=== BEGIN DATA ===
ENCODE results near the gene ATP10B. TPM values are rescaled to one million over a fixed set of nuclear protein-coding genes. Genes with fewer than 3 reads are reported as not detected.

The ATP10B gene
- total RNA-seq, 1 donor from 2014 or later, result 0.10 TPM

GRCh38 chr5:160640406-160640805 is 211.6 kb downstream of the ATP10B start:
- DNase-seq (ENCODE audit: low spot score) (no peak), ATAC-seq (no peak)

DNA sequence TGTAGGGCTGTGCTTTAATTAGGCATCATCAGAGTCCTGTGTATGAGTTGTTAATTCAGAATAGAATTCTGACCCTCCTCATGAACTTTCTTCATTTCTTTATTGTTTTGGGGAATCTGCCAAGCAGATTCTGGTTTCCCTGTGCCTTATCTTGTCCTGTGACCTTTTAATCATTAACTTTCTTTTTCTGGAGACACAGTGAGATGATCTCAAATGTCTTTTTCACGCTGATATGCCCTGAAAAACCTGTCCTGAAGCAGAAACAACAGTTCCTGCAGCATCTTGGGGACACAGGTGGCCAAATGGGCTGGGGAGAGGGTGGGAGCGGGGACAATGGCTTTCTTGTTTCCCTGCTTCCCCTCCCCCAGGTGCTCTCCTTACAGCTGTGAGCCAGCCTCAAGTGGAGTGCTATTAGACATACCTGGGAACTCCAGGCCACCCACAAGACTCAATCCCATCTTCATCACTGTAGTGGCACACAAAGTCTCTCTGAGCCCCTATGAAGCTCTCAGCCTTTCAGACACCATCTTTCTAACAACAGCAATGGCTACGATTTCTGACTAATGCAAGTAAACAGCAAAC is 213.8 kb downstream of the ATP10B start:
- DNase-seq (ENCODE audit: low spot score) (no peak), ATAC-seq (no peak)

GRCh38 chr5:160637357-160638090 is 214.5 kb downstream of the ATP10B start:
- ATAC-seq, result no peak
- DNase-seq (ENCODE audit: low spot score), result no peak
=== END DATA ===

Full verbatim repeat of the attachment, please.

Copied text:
ENCODE results near the gene ATP10B. TPM values are rescaled to one million over a fixed set of nuclear protein-coding genes. Genes with fewer than 3 reads are reported as not detected.

The ATP10B gene
- total RNA-seq, 1 donor from 2014 or later, result 0.10 TPM

GRCh38 chr5:160640406-160640805 is 211.6 kb downstream of the ATP10B start:
- DNase-seq (ENCODE audit: low spot score) (no peak), ATAC-seq (no peak)

DNA sequence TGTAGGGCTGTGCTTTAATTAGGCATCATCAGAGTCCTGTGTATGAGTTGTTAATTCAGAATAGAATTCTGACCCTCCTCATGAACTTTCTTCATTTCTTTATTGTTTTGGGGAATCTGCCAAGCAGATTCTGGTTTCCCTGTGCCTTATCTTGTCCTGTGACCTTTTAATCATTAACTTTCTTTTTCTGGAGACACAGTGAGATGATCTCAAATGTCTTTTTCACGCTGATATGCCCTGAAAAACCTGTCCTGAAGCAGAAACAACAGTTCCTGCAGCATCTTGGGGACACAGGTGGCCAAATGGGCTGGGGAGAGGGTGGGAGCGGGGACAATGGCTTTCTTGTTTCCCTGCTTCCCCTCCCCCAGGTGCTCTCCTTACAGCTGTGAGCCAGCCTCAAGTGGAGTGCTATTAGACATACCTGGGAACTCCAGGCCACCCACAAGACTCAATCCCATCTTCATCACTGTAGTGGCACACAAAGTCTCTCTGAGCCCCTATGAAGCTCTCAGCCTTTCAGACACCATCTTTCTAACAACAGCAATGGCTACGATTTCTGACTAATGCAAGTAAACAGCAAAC is 213.8 kb downstream of the ATP10B start:
- DNase-seq (ENCODE audit: low spot score) (no peak), ATAC-seq (no peak)

GRCh38 chr5:160637357-160638090 is 214.5 kb downstream of the ATP10B start:
- ATAC-seq, result no peak
- DNase-seq (ENCODE audit: low spot score), result no peak